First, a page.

Translations and beyond

Research seeks to improve severe weather communication and response in Spanish-speaking communities

As a child, Joseph Trujillo Falcón was terrified of thunderstorms. The loud booms and crashes would have him hiding inside, until one day his mother dragged him onto the porch. She told him to look at the beauty within the storm. His perspective changed.

Born in Peru, Trujillo Falcón moved from what can be described as a mild, coastal climate to the storm-riddled Midwest United States.

“At the time, I was translating everything from news reports to weather reports from Spanish to English for my family,” said Trujillo Falcón.

Joseph Trujillo sitting at a table with a computer tablet in front of him.
Researcher Joseph Trujillo Falcón participating in a NOAA Hazardous Weather Testbed experiment in 2019. (Photo by James Murnan/NOAA)

Trujillo Falcón’s fear of thunderstorms and the needs of his community encouraged his path into meteorology, particularly bilingual risk and crisis communication.

“I felt my community wasn’t as prepared as others and communication was part of the issue,” he said.

Trujillo Falcón wanted to be a broadcast meteorologist. However, during an internship, he realized very quickly that, in order to improve weather outreach to Spanish-speaking communities, translations had to improve. Today he researches how Spanish-speaking communities receive, respond, and act to certain messages and climate hazards.

“I realized there were some words that couldn’t be translated equally from English to Spanish,” said Trujillo Falcón. “We only had so many resources. I did a 180 during my undergraduate degree and changed my focus. I realized there is a big community need, but there’s not a big resource for proper translations and research. I said, if I was in broadcast [meteorology] right now, I would be burned out and frustrated.”

Lost in translation

Trujillo Falcón left the world of broadcasting to begin severe weather and communication research at the Cooperative Institute for Severe and High-Impact Weather Research and Operations (CIWRO) with the NOAA National Severe Storms Laboratory (NSSL) and the NOAA National Weather Service Storm Prediction Center (SPC). Partnering with three industry giants allowed Trujillo Falcón to access the resources needed to help his community.

Fast forward to today. Trujillo Falcón has recommended a new SPC risk communication scale model based on his research with SPC forecasters and research with language experts.

“Depending on where you’re from, our Spanish can vary slightly and our language is beautiful and diverse. However, when it comes to the severe weather community, we want something all can understand,” he said. “This has blossomed into studies and insights into this community that we’ve never had before. We’re advocating beyond unifying translations and proposing an infrastructure to ensure these efforts strive.”

A group of people gathered and talking at a table.
Research Joseph Trujillo Falcón during the 2019 NOAA Hazardous Weather Testbed. Researchers collaborated with NOAA National Weather Service forecasters, broadcast meteorologists, and emergency managers to get their feedback on experimental forecast tools during the experiment in 2019. (Photo by James Murnan/NOAA)

Understanding the community

Trujillo Falcón says creating words that are easily understandable to all Spanish speakers is the first step. The next step is to better understand factors that affect how Hispanic and Latinx communities perceive, ingest, and respond to weather information and the enterprise.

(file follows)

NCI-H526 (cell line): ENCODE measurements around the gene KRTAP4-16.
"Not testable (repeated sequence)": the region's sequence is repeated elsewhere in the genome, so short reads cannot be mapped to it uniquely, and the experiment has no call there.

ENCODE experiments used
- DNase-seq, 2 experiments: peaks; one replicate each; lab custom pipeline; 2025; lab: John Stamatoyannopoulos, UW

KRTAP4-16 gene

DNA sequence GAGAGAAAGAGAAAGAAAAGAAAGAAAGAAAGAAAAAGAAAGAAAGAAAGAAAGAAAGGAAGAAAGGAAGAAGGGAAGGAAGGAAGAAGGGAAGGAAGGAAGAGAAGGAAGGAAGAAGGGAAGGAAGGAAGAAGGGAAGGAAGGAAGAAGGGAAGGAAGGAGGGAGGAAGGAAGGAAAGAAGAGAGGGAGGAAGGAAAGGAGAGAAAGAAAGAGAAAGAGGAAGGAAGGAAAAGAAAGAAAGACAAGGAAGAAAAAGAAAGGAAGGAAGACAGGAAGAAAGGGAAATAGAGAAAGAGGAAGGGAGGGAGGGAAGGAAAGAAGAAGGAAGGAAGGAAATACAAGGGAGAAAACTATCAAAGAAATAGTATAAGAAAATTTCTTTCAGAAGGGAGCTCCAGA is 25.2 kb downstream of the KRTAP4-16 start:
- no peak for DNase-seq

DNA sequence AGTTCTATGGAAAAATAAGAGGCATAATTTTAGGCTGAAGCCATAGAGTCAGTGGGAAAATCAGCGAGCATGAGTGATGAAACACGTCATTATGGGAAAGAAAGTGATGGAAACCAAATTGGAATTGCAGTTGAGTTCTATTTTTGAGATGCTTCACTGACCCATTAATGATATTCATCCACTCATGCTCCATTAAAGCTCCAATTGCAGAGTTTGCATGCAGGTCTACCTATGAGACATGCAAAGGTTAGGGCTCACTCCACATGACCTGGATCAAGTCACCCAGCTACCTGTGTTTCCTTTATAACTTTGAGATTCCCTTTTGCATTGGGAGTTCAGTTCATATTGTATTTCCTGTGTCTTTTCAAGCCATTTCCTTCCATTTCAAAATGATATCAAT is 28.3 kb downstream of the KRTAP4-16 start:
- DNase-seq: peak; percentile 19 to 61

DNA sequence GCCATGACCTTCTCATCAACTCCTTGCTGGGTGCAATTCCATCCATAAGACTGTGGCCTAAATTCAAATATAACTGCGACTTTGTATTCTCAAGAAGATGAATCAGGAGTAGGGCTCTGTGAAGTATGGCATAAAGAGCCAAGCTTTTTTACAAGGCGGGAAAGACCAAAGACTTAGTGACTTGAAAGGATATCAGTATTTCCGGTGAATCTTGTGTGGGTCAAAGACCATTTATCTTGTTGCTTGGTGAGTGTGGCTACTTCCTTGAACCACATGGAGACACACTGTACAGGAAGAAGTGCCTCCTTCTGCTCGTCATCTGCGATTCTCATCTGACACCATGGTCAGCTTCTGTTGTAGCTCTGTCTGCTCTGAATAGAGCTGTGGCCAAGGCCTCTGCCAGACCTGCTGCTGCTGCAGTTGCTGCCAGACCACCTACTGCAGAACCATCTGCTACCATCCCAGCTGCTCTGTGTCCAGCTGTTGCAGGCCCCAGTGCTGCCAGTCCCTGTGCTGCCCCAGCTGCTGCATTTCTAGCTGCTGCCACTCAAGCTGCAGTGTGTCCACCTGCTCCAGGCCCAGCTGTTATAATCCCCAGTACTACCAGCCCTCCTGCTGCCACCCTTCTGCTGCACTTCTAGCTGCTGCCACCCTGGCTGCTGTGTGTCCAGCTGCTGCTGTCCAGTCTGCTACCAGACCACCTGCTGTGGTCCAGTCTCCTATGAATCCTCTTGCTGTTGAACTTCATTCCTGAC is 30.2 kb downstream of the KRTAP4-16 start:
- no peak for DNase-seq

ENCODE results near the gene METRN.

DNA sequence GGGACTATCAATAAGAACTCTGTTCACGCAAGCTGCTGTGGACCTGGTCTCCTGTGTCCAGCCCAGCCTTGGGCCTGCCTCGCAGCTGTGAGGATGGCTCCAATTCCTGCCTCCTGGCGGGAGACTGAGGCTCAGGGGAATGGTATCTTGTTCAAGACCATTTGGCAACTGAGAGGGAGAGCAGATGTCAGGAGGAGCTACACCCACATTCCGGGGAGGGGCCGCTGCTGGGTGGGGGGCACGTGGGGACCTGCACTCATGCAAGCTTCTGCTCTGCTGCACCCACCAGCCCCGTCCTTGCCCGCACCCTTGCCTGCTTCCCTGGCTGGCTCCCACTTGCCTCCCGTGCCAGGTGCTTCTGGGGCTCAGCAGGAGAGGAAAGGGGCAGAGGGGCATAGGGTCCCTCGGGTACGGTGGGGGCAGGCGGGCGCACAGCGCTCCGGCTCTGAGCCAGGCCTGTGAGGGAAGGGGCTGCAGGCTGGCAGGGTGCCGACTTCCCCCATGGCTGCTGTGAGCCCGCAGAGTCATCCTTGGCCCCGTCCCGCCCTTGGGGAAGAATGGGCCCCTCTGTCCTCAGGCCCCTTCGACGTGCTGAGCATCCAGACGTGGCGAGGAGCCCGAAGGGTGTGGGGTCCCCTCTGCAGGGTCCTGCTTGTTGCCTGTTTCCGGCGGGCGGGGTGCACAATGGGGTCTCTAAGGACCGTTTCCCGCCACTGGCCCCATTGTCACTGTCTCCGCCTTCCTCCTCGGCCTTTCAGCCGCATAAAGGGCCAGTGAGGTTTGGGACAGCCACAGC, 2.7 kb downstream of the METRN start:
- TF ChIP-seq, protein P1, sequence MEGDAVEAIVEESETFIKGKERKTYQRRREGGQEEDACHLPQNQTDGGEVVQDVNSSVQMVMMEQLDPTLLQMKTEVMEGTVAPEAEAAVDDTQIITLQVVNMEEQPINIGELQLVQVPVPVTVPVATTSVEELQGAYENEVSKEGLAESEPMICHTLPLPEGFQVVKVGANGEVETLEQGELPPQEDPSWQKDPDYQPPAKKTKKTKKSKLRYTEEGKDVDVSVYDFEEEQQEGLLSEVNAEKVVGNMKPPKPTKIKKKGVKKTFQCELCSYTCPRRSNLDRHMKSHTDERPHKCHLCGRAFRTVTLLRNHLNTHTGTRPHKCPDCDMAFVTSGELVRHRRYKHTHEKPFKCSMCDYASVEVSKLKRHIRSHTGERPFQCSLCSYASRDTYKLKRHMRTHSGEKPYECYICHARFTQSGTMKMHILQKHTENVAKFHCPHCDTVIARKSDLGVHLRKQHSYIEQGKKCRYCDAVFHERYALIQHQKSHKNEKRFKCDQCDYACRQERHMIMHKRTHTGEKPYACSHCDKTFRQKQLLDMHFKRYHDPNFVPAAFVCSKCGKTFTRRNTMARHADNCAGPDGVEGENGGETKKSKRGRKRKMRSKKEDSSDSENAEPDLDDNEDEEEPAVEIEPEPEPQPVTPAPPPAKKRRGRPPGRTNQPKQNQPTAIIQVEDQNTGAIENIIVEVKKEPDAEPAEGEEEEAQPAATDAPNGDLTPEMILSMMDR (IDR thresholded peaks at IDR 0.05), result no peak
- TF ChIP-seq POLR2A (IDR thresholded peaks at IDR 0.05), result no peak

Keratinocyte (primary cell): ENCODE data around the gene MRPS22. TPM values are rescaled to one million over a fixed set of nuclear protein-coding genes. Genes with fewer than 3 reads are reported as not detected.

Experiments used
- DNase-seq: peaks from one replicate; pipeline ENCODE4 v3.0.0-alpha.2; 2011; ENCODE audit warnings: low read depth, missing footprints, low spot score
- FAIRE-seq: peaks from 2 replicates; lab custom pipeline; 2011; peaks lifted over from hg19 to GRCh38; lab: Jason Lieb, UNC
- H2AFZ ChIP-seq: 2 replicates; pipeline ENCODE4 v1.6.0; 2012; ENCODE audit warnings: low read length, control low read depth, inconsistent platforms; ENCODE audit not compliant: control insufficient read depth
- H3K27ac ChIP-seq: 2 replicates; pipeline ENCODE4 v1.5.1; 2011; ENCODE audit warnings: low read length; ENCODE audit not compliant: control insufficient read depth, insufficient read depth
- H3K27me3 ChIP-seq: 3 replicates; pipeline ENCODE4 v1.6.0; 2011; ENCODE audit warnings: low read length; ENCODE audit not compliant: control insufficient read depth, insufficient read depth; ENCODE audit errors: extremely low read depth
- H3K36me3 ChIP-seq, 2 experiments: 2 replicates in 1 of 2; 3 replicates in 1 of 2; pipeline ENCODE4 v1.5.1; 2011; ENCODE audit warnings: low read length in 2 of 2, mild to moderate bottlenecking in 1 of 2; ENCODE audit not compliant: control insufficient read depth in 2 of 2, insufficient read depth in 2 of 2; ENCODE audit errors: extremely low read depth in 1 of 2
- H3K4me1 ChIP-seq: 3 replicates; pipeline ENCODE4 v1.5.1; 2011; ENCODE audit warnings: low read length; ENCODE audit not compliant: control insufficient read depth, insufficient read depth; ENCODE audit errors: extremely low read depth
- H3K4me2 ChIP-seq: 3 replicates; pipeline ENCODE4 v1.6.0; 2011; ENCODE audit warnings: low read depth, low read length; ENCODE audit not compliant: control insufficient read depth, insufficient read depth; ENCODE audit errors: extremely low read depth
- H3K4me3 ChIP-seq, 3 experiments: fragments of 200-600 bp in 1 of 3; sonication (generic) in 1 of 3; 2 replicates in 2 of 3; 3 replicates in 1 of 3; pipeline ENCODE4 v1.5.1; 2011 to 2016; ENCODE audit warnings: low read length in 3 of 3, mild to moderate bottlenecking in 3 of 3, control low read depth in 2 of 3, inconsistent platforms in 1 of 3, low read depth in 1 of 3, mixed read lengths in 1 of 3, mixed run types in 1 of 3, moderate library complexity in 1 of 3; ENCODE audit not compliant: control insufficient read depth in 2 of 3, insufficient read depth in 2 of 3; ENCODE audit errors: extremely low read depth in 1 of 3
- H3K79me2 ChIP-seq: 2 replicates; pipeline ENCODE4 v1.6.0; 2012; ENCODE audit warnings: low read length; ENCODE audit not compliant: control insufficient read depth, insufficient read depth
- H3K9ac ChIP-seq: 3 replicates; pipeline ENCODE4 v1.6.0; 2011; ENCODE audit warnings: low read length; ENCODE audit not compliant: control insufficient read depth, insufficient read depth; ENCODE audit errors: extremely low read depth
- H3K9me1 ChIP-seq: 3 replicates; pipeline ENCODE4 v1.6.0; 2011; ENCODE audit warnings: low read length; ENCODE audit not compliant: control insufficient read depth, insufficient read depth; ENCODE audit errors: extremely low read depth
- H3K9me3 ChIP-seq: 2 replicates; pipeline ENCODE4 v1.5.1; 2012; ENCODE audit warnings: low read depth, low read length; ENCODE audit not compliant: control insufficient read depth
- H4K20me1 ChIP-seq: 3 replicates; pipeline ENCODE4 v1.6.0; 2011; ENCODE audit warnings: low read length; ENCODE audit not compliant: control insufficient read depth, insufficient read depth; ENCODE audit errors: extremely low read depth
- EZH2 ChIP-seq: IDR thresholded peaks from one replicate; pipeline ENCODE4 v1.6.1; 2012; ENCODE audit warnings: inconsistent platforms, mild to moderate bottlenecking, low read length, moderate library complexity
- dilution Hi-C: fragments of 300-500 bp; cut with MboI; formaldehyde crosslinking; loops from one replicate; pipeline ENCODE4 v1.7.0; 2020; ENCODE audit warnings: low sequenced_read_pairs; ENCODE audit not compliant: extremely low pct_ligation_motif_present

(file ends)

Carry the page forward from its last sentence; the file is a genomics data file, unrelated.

“Latin American countries don’t often have National Weather Service services like those in the United States,” said Trujillo Falcón. “Many in those areas don’t have access to meteorologists. I feel our next steps are figuring out how one’s heritage, or aspects of culture that are inherited from ancestral origin, impacts how they look at hazards.”

For example, for some in Latin America, the word tornado means a strong gust of wind — not an image of swirling dust, debris, and devastation. Trujillo Falcón explains tornado warnings are not a part of Hispanic and Latinx culture.

A tornado with debris on the ground.
(Photo by Morgan Schneider. OU CIMMS/NOAA NSSL)

“Even if you heard a good translation, you may not know the implications,” he said.

Trujillo Falcón’s research also looks at social inequities — like socioeconomic and immigration status — while analyzing the influence of Hispanic and Latinx heritage. Trujillo Falcón says these factors also influence how people learn about severe weather and what precautions people take into account during storms.

“We have to consider what generation immigrant a person is and if they’ve seen a tornado before — there are a lot of factors,” he said. “They may not know a storm shelter is an important investment. Some outright might not be able to afford it or qualify for post-disaster government programs that aid them in recovery efforts. This research opens a new landscape and allows us to dig deeper into the Hispanic and Latinx communities. We hope to show organizations how to connect with communities to ensure they are safe.”

Trujillo Falcón says he continues to strive to positively impact his community.

As he celebrates Hispanic Heritage Month, he says it goes beyond Spanish speakers.

“It includes indigenous languages, Portuguese, Spanish, and all different parts of Latin America,” he said. “Latin America has its own variety of cultures and languages. The community is so diverse and it has so much beauty. This Hispanic Heritage Month, let’s celebrate all of it and embrace it.”

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